Advice for creatives who want to pursue other projects outside of advertising?
I kept bitching about all this other writing other people were doing that I thought I could do better. Then when I started writing, I realized how hard it was, which is a really valuable experience. I think a lot of people do the whole “I’d write a book if only I had time.”
Well, no one has time. It’s very easy to convince yourself that you could really kill it when you’re not even close to trying to do it. You can convince yourself that you’d be good at something, but until you sit down and face the fact you might not be good at it, it’s irrelevant. It’s all just talk. And I have definitely had those moments over and over again. I'd been telling myself this story that I’d be good at this thing, but I had to face the fact that maybe I wasn’t. And that’s a dark place to be. But it’s valuable.
I hear from people all the time—it’s always women, never men—telling me that they’re too scared to write a humor piece and send it anywhere. It’s like, I don’t know what to tell you. That’s bullshit. It’s bullshit! What are you waiting for? If you can’t handle a little rejection, you’re never going to get your project done, ever. It’s never going to be something you value if you are that afraid of putting yourself out there. You only get better at it through repetition like anything else.
The creative process gets treated like it's so precious and fragile. And it’s not. It’s just work. You don’t get better at it if you just do it once. No one is good at their job on the first day! Creatives feel like they should innately be able to do all these things, but that’s not how it works. Or, if it does, it works that way for very rare individuals. That’s not me. It was a steep learning curve for sure. It still is. I hope it always will be.
But advertising creatives do have an edge. We’re used to working on stuff we don’t give a shit about half the time. We’ve all been on a deadline for brands or products we don’t necessarily believe in. But, you still have to do it if you want a paycheck. And I think that is where creatives have an advantage because we have a work ethic. We're used to rejection. We’re used to people saying horrible things about the things we make and we learn how to deal with it and move on. We get the work done because you can’t wait to be inspired when you have a deadline. Getting it done wins over not getting it done every time. Conceptual strength, resilience, and work ethic are where creatives can really translate their work experience into other projects outside of their regular jobs.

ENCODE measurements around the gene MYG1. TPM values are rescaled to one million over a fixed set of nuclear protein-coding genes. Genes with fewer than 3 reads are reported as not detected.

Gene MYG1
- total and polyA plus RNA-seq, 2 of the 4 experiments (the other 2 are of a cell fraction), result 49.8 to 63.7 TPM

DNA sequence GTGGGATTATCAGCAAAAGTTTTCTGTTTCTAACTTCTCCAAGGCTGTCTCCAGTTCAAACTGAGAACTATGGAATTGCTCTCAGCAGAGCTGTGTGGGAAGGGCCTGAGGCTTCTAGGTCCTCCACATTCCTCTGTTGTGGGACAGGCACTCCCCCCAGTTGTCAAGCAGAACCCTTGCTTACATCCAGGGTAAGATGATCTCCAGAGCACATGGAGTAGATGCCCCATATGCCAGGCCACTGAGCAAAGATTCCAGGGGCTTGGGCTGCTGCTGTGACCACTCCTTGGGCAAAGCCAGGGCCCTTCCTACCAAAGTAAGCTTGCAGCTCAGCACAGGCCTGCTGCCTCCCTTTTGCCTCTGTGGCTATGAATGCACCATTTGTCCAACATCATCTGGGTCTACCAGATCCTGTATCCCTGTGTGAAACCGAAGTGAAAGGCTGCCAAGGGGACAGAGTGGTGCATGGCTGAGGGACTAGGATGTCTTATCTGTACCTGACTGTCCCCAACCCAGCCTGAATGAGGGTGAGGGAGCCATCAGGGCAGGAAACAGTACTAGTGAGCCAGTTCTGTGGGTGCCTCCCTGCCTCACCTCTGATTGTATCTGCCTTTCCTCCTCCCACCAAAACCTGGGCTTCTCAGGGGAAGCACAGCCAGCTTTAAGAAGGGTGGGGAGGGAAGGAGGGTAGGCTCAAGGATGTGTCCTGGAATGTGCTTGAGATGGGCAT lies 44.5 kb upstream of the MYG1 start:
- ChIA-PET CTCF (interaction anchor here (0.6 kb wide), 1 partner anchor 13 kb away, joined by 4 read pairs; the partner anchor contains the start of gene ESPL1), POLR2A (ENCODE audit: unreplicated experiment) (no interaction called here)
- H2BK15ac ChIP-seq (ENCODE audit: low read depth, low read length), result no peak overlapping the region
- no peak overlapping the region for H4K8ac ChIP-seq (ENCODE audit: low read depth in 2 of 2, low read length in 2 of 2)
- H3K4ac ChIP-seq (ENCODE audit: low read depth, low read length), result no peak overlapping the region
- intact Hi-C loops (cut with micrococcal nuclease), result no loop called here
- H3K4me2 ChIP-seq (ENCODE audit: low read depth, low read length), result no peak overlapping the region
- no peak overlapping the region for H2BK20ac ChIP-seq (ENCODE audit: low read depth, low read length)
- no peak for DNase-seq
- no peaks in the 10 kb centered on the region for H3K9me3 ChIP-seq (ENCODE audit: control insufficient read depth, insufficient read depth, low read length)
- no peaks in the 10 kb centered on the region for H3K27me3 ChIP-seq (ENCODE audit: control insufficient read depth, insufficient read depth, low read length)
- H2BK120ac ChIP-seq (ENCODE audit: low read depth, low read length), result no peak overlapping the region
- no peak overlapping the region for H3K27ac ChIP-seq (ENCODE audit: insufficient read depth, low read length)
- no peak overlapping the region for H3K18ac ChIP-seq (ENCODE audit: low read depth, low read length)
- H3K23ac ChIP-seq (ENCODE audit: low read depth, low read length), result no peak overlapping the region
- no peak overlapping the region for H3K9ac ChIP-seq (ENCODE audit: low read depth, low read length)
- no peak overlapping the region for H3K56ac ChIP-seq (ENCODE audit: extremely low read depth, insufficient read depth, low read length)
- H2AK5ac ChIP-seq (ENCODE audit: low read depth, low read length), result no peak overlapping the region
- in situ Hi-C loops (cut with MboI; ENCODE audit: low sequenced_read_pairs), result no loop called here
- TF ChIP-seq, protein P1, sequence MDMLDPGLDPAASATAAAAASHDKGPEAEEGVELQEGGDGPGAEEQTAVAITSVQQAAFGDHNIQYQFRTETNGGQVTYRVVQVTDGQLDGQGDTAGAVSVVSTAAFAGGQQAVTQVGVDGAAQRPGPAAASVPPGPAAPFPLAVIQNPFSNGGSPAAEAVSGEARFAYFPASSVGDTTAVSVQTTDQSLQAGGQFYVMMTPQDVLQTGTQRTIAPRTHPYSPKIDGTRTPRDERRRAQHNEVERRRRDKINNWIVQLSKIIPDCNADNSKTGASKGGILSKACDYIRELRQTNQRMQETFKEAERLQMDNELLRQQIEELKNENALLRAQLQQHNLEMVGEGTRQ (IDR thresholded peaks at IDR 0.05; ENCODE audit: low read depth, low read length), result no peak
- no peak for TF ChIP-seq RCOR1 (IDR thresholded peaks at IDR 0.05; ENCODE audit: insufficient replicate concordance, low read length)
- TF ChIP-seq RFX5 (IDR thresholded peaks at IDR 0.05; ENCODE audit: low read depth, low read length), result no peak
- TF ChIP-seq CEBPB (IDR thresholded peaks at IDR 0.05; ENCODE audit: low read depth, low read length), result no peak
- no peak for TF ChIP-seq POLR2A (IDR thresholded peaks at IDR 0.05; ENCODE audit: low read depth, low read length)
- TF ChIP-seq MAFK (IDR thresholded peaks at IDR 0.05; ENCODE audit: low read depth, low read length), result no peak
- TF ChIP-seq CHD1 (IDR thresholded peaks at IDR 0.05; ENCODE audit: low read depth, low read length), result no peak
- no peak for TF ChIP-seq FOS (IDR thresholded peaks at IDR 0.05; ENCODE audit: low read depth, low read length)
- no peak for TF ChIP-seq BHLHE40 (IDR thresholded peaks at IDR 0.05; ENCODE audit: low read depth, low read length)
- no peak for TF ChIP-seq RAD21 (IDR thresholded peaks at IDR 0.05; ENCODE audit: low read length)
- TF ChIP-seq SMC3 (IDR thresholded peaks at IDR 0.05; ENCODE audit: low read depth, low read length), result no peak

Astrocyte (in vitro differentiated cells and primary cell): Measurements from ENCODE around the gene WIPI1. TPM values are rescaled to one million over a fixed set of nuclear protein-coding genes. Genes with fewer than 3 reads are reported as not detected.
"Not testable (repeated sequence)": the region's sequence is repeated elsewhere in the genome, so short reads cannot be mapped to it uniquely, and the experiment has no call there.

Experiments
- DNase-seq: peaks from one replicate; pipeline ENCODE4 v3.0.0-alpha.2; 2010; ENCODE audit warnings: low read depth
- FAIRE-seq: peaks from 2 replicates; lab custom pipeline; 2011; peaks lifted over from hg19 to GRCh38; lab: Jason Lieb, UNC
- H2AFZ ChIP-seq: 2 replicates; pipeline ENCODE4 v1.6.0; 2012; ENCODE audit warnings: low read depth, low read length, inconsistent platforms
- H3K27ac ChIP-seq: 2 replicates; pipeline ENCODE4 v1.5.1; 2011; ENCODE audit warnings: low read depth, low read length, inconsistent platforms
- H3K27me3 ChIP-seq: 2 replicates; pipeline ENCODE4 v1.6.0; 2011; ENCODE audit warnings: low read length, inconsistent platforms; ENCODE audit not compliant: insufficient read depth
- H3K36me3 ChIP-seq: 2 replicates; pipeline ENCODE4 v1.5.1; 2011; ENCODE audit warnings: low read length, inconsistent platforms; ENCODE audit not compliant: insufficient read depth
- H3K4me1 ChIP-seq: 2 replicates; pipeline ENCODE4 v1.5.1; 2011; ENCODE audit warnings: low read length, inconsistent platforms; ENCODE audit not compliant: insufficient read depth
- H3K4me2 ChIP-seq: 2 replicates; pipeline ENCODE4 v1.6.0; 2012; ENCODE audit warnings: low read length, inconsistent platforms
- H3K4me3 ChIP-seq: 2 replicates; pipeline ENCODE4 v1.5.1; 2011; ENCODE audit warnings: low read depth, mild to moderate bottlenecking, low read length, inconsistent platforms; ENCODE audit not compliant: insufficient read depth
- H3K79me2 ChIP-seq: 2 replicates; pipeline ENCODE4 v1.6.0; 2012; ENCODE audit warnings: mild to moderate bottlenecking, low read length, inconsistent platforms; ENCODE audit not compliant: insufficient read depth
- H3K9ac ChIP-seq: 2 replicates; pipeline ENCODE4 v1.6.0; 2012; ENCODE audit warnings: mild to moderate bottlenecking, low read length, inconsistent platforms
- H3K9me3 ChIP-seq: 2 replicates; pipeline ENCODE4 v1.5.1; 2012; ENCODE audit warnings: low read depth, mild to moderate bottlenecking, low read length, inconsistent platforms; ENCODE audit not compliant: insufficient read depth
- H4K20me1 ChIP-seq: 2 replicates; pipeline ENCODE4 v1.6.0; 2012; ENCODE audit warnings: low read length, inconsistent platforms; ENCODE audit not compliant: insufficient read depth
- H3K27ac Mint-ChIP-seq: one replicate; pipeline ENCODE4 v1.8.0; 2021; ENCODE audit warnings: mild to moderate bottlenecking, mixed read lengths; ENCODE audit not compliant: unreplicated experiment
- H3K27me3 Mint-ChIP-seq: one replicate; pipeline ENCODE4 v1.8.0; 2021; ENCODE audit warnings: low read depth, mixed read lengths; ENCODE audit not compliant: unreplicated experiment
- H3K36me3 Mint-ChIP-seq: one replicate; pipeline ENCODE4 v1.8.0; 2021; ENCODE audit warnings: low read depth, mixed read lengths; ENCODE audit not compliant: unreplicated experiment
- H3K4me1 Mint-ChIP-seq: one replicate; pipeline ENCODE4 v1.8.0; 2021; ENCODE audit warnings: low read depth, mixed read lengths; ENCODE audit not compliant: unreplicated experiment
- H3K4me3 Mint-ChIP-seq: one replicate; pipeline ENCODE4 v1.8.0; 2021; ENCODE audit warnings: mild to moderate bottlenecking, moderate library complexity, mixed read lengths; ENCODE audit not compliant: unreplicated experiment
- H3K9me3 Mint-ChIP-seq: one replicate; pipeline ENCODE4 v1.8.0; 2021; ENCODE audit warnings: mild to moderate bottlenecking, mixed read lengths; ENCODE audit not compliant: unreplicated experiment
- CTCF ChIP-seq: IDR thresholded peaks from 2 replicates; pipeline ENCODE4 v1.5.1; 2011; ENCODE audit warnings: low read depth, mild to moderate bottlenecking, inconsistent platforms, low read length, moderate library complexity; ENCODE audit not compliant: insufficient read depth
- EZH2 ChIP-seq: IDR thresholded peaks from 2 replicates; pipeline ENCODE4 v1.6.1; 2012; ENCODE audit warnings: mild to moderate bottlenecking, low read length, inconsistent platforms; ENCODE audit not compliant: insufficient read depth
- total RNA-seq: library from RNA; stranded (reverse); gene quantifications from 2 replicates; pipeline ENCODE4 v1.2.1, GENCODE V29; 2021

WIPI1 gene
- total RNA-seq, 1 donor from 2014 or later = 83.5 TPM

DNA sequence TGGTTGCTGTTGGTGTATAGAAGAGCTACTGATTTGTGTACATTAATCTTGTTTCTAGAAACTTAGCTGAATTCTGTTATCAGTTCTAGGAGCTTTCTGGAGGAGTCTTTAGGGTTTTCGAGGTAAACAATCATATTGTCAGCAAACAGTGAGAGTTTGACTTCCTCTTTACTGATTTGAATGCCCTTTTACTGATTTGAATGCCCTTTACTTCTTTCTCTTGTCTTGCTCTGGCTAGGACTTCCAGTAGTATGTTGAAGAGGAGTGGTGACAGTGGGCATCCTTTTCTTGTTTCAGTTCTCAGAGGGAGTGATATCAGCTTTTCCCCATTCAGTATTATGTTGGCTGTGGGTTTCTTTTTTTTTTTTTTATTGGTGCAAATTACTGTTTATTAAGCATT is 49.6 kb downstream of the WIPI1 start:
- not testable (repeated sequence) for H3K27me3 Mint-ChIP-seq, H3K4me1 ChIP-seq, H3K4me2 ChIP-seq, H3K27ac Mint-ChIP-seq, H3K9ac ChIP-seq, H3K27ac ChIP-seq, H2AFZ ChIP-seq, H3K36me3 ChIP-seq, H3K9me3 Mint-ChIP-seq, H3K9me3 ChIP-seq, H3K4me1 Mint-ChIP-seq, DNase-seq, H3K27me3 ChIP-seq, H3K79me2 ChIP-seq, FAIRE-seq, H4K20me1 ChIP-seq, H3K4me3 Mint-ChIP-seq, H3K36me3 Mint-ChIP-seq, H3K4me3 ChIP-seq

You have two minutes to speak uninterrupted.
I guess the bee in my bonnet remains to be a mother in advertising (or in design). My kids are older now, they’re almost 12 and 14, so it’s not like this is a fresh complaint. But when I’m freelancing and see mothers who are working at agencies or design studios who are stressed out and have really little kids, it’s hard for me to not want to find a pan and bang on it with a wooden spoon while marching through the halls screaming, “IT’S NOT WORTH IT!” It is such a grind to be in this industry when you’re in that particular stage of your life.
I want to see agencies go for it. I’m a deeply cynical person when it comes to agencies jumping on any bandwagon. I mean, we’re all branding experts. We know how to exploit an opportunity. We know how to make ourselves look great. So I’m not going to believe anything any agency says about how great they are at supporting women or mothers until I see it happen with my own face. And I want to see women themselves talking about it, I want that third-party endorsement. I just don’t want to see agencies posting about it on social media anymore, no more patting yourselves on the back, please.
On the flip side, agencies aren’t the only game in town. Maybe you can go back when your kids are older. Maybe not. I’m not saying it’s easy. And I’m not someone who stayed home full time ever. I couldn’t afford to and I didn’t. And I like working. But in hindsight, I’m not sure those few years of killing myself over work were worth it.
I just think there are certain moments in your life when you really need to question who, what, and why you’re doing things. What are you doing it all for? I say this as someone who would come home, fall asleep breastfeeding my daughter at 7 PM, only to wake up fully clothed and do it all again. I pried my son’s hands off my legs many, many mornings at daycare and I can still burst into tears thinking about it more than a decade later. Some mornings my job felt like the dumbest thing I had ever chosen to do in my life. And I’ve done a lot of dumb shit.
Photo: Alex Williams
Kimberly Harrington is a copywriter and creative director, a regular contributor to McSweeney’s Internet Tendency, and her work has also appeared in The New Yorker, The New York Times, and The Cut. She is the author of AMATEUR HOUR: MOTHERHOOD IN ESSAYS AND SWEAR WORDS and the co-founder and editor of parenting humor site RAZED. Please invite her to a party, she has dresses.
Don't Interrupt is an interview series from The 3% Movement that showcases inspirational industry women.
Illustration by Raphaela Putz.